ARCSA President David Crawford Discusses Rainwater Harvesting – Past, Present, and Future

Although various forms of rainwater harvesting have been used for thousands of years, as an organized industry, it is still in its infancy. At present, no national standards are in place regulating its use, although various states and municipalities have begun promulgating laws concerning how rainwater may (or may not) be used.

The rainwater harvesting industry has a national organization, the American Rainwater Catchment Systems Association. It is presently headed by David Crawford, president of Rainwater Management Solutions in Salem, VA.

A Word From the President

David Crawford, President of ARCSA

David Crawford, President of ARCSA

“The field is really ramping up,” says Crawford. “Actually, it has been over the last four or five years. You see EPA pushing it, localities pushing it. It’s an opportunity to collect water from off of roofs, and in fact reuse that water, keep it onsite, which eliminates a huge portion of your stormwater runoff.”

There are a variety of methods of collecting rainwater—rain barrels, aboveground or underground cisterns, and other collection devices. Such harvested rainwater is frequently used for irrigation, but can also be a source of water for flushing toilets, washing vehicles, and, in some cases, for drinking water.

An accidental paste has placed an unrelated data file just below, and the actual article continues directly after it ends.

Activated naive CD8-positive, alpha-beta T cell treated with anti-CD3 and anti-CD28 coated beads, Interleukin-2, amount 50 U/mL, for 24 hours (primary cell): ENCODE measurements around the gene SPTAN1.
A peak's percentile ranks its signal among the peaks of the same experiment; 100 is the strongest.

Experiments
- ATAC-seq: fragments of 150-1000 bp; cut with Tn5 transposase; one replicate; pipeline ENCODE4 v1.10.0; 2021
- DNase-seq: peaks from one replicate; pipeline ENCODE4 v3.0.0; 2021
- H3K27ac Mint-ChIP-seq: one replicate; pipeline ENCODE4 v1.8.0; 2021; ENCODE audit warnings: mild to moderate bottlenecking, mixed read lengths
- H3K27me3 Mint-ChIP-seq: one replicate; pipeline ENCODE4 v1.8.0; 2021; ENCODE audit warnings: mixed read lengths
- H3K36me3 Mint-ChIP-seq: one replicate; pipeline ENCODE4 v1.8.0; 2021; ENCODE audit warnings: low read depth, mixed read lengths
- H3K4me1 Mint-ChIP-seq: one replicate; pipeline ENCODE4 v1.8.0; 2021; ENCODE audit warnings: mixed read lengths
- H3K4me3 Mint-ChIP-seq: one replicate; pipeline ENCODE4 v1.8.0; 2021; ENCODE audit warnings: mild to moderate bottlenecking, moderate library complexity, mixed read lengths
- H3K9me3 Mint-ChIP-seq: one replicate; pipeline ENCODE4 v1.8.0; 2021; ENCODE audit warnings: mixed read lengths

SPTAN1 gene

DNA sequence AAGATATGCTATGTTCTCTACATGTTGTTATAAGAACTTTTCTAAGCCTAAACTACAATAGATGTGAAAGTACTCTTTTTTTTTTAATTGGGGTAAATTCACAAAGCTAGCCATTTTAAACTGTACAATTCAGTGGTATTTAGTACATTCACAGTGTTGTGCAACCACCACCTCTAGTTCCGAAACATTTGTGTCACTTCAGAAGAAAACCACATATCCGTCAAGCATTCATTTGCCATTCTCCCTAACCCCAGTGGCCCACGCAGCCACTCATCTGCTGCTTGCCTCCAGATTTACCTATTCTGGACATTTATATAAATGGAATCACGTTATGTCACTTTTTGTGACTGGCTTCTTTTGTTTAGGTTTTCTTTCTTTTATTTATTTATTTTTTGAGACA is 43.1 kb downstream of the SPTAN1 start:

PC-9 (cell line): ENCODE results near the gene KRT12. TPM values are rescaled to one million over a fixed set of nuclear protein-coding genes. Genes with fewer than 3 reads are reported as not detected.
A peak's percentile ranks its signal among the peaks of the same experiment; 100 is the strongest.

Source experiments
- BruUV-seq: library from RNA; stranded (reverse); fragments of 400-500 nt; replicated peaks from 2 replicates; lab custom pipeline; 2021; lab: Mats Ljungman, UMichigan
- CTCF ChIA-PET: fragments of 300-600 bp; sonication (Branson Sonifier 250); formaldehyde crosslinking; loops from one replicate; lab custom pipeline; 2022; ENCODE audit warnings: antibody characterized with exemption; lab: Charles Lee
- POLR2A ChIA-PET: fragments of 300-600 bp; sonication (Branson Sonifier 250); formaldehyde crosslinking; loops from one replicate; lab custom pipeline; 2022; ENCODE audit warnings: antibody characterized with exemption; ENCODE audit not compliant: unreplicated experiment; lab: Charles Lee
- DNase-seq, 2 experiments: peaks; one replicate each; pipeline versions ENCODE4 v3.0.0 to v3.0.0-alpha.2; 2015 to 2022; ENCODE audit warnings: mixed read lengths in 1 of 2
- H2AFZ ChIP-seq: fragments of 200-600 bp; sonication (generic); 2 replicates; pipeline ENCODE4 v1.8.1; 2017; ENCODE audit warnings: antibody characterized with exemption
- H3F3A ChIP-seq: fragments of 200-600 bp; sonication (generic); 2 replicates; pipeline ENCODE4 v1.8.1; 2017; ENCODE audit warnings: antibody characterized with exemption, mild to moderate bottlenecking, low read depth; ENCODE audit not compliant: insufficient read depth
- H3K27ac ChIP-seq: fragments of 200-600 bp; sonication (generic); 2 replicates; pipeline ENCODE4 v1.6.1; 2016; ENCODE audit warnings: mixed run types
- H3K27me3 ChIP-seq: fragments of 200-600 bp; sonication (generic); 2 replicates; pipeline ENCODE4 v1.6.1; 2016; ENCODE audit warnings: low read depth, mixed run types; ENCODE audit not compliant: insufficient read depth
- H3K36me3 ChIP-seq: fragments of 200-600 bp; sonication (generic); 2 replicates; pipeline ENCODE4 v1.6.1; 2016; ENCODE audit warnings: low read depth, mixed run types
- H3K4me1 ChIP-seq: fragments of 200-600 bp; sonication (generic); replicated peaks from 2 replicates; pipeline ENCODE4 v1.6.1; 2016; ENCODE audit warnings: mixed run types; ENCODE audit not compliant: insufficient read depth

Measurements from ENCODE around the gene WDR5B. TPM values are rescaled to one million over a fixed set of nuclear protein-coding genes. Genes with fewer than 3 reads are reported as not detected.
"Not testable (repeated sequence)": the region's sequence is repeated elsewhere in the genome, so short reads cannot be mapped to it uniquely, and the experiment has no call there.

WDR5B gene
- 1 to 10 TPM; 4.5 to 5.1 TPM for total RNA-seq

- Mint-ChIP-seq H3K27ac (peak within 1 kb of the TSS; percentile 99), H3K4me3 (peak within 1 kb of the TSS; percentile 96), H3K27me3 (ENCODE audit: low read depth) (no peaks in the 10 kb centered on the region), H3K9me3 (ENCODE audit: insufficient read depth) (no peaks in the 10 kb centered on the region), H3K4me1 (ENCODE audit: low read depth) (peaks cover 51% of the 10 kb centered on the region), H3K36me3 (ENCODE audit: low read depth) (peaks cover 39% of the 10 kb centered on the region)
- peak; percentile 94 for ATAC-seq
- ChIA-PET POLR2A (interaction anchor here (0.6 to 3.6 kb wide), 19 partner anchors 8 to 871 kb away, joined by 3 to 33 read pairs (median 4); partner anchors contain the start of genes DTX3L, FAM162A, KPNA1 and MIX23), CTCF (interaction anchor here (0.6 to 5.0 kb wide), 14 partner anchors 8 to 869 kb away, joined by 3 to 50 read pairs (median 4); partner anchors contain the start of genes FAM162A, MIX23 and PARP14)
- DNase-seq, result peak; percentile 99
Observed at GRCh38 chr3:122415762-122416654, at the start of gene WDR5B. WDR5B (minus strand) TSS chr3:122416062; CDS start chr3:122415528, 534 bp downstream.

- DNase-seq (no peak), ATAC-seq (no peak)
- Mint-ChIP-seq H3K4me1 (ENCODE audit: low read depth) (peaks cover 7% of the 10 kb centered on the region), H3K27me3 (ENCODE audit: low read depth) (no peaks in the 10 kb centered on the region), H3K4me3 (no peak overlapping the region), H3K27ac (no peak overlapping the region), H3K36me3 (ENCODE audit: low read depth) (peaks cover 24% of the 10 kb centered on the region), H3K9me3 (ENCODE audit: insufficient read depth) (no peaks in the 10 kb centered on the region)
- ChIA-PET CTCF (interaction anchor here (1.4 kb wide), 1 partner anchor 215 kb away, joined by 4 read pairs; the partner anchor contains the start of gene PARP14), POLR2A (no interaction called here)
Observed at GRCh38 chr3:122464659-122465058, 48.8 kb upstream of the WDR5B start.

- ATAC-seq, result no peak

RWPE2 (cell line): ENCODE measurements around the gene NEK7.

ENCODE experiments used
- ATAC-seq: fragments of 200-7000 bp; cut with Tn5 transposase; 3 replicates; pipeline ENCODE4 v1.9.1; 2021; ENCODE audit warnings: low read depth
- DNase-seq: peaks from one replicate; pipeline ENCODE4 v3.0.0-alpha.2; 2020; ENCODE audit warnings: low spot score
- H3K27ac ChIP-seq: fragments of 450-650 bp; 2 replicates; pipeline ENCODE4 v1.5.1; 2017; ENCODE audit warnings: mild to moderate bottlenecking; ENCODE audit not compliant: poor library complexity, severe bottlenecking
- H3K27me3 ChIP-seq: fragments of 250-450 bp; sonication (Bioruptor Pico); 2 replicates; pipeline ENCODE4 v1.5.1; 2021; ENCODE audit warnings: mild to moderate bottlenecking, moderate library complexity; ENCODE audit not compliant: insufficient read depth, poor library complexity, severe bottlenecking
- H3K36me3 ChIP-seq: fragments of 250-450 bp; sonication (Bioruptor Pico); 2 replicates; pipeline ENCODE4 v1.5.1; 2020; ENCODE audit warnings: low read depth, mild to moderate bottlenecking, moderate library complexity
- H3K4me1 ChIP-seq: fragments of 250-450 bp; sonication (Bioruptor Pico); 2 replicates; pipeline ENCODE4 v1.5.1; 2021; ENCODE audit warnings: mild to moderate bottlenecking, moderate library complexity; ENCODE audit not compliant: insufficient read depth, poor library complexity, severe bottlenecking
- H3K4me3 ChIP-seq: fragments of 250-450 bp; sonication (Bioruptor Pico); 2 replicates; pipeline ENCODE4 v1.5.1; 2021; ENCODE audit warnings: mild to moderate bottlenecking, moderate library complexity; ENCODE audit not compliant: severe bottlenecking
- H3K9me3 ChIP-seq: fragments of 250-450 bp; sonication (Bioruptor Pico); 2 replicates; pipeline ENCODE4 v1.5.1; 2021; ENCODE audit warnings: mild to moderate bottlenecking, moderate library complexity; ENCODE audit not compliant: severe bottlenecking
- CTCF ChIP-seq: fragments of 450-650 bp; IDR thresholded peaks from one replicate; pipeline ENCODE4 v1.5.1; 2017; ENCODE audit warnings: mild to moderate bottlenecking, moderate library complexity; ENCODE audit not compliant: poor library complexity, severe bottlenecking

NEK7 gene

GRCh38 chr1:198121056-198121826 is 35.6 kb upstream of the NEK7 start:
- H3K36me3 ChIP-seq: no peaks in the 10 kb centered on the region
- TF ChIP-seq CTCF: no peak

Whether these systems can offer a financial payback for homeowners has been a point of contention, but Crawford insists that it is possible.

“When you look at the value of water, with people now getting $300, $400, and $500 water bills, the return on investment is much better on residential than it had been in the past, based on the cost of water going up, the water that you’re saving, and the new rooftop tax or impervious surfaces tax that a lot of municipalities are charging now,” he says.

Crawford notes that a number of communities are now offering rebates or reduced stormwater fees for homeowners who install a rainwater harvesting system or who disconnect their gutters from the stormwater system… read more.

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